- Written by Lea Hanson Lea Hanson
Special relationships across the generations
My 6-year-old daughter and my almost 68-year-old mother are the same person. Despite their age difference, these two have every interest in common, have mirroring communication styles, and the exact same sense of humor. My mom lives in Minnesota so their time together isn’t always regular, but when it happens—it HAPPENS.
When Grandma Mary is here, it’s like I don’t even exist. In fact, I’m pretty sure I just get in the way.
My mom is retired and excited and able to travel so we’re able to see her about every other month for several days at a time. The excitement surrounding the anticipation of her visits is palpable; my daughter counts down the days, makes lists of anticipated activities, and is just generally giddy.
My mom taught first grade for more than three decades so there is one thing she knows: 6-year-olds. And while her professional experience and natural ability to relate to and enjoy children is very real, that’s not the whole story. The natural connection between these two has been apparent from the start. My daughter is generally quite shy around new people and/or those she hasn’t seen for a while, but never Grandma Mary. There is no warming up period here; it’s an immediate sprint-into-your embrace-and-immediately-tell-the-longest-story-about-my-day type of thing. (By the way, she never tells ME about her day. Humph!)
When they’re together, they’re in their own little world. They laugh, tell stories and run errands and laugh and read books and laugh and go for walks and bike rides and laugh and do crafts and make special snacks and laugh some more. The funny thing is, these are all the normal things my daughter does with her dad and me. We literally do all these same things. Every day, this is what we do. But there is far less laughing. And much more whining.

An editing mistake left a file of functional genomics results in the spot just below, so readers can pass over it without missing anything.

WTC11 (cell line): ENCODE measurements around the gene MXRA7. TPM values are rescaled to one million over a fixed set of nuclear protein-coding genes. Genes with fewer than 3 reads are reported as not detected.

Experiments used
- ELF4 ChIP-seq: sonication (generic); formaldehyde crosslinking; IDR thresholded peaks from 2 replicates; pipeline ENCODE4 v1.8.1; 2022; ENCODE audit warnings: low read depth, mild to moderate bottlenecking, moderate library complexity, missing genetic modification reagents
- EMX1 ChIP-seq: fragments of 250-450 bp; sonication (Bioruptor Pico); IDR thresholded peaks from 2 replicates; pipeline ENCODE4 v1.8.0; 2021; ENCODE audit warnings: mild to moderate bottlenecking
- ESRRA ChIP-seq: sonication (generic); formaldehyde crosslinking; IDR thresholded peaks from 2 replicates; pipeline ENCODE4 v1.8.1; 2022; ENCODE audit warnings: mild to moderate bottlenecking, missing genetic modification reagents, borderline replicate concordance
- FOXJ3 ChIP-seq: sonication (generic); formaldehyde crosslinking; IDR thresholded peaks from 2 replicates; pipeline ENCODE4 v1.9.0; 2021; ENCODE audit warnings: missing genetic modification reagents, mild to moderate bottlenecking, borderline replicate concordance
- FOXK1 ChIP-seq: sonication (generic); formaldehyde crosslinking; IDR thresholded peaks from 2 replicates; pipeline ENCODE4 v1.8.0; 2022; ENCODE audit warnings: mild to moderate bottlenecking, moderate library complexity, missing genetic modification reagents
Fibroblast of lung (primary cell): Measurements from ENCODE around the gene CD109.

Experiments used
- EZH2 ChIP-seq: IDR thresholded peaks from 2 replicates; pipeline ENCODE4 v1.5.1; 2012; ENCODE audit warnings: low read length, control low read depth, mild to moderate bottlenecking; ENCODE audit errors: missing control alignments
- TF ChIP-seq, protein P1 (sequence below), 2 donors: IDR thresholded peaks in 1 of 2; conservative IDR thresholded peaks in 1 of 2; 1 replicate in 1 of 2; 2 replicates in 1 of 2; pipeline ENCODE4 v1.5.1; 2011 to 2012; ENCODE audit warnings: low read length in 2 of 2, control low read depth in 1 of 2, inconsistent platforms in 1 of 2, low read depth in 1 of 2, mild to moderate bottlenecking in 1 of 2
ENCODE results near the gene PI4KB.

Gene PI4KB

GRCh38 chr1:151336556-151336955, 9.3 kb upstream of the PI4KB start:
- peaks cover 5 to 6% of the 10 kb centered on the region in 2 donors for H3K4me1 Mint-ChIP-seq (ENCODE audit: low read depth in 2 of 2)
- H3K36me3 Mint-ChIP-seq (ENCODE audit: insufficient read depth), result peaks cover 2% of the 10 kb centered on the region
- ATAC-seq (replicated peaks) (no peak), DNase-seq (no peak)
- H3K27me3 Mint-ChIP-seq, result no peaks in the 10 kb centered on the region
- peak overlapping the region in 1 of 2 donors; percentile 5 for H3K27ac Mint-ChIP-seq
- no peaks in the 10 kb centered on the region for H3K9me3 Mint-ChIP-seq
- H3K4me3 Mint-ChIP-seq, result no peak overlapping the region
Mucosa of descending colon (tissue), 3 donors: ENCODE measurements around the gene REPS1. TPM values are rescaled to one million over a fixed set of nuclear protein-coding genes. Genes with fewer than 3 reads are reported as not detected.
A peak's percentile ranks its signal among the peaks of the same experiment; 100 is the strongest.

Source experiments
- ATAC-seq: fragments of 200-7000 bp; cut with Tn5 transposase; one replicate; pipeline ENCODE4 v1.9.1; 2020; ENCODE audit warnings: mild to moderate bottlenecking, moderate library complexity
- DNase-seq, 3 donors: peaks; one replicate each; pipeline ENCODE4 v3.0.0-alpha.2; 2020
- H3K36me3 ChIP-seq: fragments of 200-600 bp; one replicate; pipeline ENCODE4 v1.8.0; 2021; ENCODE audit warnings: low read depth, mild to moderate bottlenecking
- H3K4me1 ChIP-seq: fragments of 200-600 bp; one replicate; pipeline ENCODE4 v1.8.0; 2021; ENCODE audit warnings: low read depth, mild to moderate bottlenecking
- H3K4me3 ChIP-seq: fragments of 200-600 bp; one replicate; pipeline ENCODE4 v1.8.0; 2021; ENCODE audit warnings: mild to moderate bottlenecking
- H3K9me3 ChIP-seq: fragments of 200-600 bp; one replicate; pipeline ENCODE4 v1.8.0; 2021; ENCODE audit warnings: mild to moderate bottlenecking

Whenever my mom comes to town we LEAVE town pretty much as quickly as we can. A weekend away is a rare and coveted thing; any parent will tell you that. But, it’s also deeply important to us that our child has the opportunity to create deep, authentic bonds with her family members when she can. And being alone with them is the best way to do that, in our minds. Plus, as kids typically are, she’s a real gem with others and real non-gem with us. When we get back from our weekend in Denver or in the mountains, we experience all the typical 6-year-old antics: whining, back-talking, negotiating. My mom just raises her eyebrows and says things like “She was perfect while you were gone!” A statement to which I lower my eyebrows and say, “Of course she was.”
Am I jealous of my mom? Yes and no. I certainly wish my child loved me this much and I certainly wish she thought every moment with me was a treasure. BUT, when I think about it, I am fully aware my child loves me as much as she loves my mom. And probably more. AND, while she doesn’t treasure every moment with me, it’s true I don’t treasure each moment I spend with her.
No, I’m not jealous of my mom. I am deeply thankful and appreciative of her existence in my daughter’s life. It’s a special and spate relationship I could never replicate even if I tried. The only thing I resent, in fact, is that Grandma can’t visit more. For all of our sakes.